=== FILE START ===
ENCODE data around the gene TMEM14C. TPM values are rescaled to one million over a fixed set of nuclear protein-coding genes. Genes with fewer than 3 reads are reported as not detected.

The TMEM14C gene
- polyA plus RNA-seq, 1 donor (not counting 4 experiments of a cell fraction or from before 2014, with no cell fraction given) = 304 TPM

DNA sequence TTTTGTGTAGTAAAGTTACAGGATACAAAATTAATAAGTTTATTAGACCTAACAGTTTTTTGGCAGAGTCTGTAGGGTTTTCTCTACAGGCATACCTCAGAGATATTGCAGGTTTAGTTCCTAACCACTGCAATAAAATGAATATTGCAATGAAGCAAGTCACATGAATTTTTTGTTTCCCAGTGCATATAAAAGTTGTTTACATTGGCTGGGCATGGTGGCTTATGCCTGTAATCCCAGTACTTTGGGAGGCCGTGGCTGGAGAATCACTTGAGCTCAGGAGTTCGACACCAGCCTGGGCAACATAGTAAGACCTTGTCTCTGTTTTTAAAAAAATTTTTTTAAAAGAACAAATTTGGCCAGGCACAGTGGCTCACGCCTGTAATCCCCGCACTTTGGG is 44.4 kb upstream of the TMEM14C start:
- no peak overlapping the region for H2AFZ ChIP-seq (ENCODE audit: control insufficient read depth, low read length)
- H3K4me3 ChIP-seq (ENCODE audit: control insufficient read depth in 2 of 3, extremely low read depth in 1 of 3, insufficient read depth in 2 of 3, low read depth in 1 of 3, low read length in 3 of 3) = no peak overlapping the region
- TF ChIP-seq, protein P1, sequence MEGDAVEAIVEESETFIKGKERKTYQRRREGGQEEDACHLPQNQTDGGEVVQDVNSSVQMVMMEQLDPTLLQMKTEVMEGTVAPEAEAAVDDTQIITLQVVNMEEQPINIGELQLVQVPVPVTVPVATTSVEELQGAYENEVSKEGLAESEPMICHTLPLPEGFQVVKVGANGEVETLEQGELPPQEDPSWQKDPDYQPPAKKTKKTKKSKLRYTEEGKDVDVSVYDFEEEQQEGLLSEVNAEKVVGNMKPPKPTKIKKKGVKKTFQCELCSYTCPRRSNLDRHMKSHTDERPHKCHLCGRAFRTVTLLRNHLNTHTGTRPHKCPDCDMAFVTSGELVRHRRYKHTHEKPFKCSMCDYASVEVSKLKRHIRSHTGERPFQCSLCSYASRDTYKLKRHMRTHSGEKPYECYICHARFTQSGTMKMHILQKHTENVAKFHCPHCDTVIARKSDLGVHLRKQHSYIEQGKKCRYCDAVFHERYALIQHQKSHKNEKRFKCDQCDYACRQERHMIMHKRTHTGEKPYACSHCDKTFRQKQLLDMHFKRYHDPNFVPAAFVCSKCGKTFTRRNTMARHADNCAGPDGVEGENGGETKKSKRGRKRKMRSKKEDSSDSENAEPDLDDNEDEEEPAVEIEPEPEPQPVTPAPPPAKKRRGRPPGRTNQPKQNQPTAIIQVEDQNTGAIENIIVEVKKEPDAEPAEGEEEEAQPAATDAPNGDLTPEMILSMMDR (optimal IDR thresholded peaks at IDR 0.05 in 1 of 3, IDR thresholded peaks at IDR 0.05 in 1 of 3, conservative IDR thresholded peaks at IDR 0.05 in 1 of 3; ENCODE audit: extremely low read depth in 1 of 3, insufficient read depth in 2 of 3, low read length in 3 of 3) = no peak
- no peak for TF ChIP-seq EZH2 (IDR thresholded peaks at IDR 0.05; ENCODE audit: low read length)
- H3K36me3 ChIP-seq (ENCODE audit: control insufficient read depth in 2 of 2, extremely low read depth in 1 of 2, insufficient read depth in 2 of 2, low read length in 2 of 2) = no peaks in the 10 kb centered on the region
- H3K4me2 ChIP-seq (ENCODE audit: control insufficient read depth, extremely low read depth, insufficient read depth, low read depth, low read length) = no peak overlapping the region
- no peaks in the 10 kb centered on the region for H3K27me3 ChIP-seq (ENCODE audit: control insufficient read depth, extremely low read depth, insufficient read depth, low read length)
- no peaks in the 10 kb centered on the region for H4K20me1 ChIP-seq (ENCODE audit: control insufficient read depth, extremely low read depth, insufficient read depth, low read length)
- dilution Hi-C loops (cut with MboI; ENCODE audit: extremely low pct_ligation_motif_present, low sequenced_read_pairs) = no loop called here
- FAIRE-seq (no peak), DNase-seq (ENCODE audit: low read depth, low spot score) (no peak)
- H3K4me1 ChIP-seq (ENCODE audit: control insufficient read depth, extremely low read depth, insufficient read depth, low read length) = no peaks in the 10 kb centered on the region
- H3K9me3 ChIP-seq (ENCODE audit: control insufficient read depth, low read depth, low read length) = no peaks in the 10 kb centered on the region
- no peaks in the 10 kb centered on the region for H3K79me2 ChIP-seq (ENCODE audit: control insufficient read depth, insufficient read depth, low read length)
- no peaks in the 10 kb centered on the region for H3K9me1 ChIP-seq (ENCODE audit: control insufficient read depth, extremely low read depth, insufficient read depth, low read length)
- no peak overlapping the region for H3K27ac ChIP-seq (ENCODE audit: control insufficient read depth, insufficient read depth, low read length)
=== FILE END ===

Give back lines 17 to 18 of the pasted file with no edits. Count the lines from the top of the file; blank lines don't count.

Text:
- no peaks in the 10 kb centered on the region for H3K79me2 ChIP-seq (ENCODE audit: control insufficient read depth, insufficient read depth, low read length)
- no peaks in the 10 kb centered on the region for H3K9me1 ChIP-seq (ENCODE audit: control insufficient read depth, extremely low read depth, insufficient read depth, low read length)